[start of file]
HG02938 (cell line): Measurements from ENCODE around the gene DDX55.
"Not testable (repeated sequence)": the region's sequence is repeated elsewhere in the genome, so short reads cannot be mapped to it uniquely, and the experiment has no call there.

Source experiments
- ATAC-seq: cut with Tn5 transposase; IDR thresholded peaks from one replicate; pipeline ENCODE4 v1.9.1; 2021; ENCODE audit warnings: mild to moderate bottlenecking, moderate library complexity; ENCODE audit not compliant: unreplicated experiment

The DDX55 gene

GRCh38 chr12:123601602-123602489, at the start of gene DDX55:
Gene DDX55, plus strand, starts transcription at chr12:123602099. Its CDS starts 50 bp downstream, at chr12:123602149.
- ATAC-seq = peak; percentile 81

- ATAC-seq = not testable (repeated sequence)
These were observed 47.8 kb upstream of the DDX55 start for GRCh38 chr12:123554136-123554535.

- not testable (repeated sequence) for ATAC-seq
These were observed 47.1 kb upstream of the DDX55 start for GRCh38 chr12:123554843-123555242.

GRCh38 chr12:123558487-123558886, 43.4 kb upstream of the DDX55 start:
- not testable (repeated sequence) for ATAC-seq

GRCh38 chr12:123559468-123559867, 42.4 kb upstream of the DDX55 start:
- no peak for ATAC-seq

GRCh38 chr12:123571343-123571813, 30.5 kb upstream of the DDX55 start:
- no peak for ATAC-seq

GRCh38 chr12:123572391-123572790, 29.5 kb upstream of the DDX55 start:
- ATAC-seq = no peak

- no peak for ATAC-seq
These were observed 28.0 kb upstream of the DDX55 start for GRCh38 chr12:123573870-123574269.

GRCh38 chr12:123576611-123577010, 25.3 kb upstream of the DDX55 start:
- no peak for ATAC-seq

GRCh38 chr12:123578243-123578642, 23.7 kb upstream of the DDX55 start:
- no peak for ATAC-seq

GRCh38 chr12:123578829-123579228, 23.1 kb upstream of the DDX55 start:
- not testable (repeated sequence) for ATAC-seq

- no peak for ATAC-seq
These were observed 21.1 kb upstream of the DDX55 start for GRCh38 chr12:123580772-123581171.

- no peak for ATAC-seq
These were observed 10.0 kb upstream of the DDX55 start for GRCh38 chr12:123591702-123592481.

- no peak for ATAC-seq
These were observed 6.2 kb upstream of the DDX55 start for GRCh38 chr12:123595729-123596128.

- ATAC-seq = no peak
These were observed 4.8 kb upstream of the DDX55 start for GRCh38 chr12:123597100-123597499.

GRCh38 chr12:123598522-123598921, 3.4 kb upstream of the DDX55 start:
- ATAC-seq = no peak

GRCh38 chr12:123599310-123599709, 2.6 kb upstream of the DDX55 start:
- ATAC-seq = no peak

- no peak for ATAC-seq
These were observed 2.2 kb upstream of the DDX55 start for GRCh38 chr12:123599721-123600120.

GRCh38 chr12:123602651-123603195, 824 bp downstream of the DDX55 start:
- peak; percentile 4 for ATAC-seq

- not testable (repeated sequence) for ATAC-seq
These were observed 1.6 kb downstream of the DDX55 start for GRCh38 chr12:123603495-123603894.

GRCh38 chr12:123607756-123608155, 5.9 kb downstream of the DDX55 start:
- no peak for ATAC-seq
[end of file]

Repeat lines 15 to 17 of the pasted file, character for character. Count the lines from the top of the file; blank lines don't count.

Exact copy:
GRCh38 chr12:123559468-123559867, 42.4 kb upstream of the DDX55 start:
- no peak for ATAC-seq

GRCh38 chr12:123571343-123571813, 30.5 kb upstream of the DDX55 start: